An inside look into New Balance’s quest to produce face masks

“We have an awful lot of interest out there, for sure."

New Balance face masks at its Lawrence, MA factory.
New Balance face masks at its Lawrence factory. –Courtesy New Balance

When Governor Charlie Baker ordered all non-essential businesses to close amid the coronavirus outbreak, footwear company New Balance complied and temporarily shuttered its factories and retail stores.

No more than a week later, however, the factories reopened their doors.

Fifty employees, a fraction of the typical workforce, are back on the job at New Balance’s flagship factory in Lawrence — not to manufacture sneakers, but face masks.

“Making masks became essential,” said Dave Wheeler, the company’s executive vice president of global supply chain, in a telephone interview.

New Balance associate at its Lawrence factory. —Courtesy New Balance

State government, as well as Massachusetts General Hospital, reached out for assistance: How could New Balance repurpose its local facilities to help produce much-needed medical supplies? The government shared a list of items in high demand, the majority of which was personal protective equipment (PPE).

New Balance immediately assembled a team to begin brainstorming. After considering a face shield, the group decided on a single-use face mask.

Using preexisting equipment at its Lawrence factory, New Balance constructed multiple prototypes per day that would then be tested at MGH or Brigham and Women’s Hospital. Based on the feedback from healthcare workers, the team made any recommended modifications.

“Typically, that would take months and months,” Wheeler said. “We did it within one week, given the sense of urgency.”

When developing the design, with collaboration from hospitals and MIT, New Balance focused on two key features: filtration and fit. The final product consists of a five-ply laminated fabric as the covering of the mask and elastic shoelaces as the adjustable straps, allowing the wearer to achieve a tighter fit if needed.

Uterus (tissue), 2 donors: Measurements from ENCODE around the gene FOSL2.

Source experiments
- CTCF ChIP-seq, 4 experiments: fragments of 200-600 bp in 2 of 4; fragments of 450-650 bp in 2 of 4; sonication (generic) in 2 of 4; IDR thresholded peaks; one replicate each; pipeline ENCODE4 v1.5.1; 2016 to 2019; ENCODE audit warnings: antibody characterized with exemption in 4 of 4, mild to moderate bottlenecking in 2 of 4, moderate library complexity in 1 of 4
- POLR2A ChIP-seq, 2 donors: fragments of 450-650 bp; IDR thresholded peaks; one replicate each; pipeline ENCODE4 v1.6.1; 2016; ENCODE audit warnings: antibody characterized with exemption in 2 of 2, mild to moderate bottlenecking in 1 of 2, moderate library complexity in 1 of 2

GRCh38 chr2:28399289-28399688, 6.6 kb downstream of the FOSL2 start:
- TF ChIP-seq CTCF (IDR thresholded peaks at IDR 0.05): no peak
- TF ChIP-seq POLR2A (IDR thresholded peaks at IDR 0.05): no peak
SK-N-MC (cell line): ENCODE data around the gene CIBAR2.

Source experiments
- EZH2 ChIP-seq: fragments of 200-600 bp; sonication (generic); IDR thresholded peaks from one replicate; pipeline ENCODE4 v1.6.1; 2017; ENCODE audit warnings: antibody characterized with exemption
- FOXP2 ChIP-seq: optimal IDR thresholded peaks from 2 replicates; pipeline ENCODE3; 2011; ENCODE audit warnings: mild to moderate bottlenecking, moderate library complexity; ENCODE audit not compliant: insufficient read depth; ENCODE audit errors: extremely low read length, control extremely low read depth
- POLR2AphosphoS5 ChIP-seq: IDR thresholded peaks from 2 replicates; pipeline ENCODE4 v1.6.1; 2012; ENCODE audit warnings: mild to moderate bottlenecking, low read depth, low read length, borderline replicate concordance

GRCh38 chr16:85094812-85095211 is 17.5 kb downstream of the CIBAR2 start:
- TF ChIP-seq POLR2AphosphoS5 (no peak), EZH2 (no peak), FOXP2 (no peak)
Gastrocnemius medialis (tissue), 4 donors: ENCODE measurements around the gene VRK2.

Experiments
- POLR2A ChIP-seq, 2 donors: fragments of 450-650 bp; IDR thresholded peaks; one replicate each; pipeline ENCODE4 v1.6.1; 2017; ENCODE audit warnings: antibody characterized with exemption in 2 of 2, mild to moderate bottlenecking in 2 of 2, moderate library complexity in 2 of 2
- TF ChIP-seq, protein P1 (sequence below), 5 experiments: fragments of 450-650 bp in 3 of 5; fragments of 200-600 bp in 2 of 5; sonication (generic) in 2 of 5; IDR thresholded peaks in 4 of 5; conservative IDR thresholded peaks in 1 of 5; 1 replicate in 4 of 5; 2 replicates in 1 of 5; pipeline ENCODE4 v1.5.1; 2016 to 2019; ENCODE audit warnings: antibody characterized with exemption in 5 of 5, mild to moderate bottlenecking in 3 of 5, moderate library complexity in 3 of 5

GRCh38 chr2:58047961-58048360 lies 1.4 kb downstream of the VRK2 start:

The goal is to produce a total of 100,000 masks per week between the Lawrence factory and the one located in Norridgewock, Maine, where another 70 employees are back to work.

Wheeler said Monday production is “ahead of schedule” and the first 100,000 are expected to be done by Wednesday. The company, which has two factories in Massachusetts and three in Maine, is still exploring whether it can gain additional capacity from its current equipment and team.

New Balance face masks. —Courtesy New Balance

Distribution also began this week, according to Wheeler, with some hospitals scheduled to receive a shipment as early as Wednesday. Delivery will initially remain local, assisting hospitals in New England, though there is hope of eventually expanding.

New Balance joins New Hampshire-based Bauer as local companies to shift their focus during the coronavirus pandemic. Bauer, known for its hockey and lacrosse equipment, has already produced thousands of medical shields that are ready for distribution.

Shields are still on New Balance’s radar, too, as the company is fielding requests for more PPE and is looking into other product lines. Gowns and foot coverings are other options.

“All the things you hear from anybody on TV, we’re taking a look at it and just kind of seeing if it makes any sense at all for us to jump into that,” Wheeler said.

The company is considering items only with manufacturing processes that align with the material and equipment already at its factories. The masks, for example, require two key systems: an automated, computer-controlled cutter and a heat press. The cutter creates the eyelets for the straps, while the heat press eliminates the need for stitching.

“It is very quick,” Wheeler said. “Sewing does take quite a bit longer. Not only is it not good for the performance of a mask, but it is much quicker. It’s one pass through the heat press and out the other side.”

New Balance doesn’t know how long it will be producing PPE. Wheeler said the company is “pursuing break-even” and plans to assist as long as it is able.

“We have an awful lot of interest out there, for sure,” Wheeler said.



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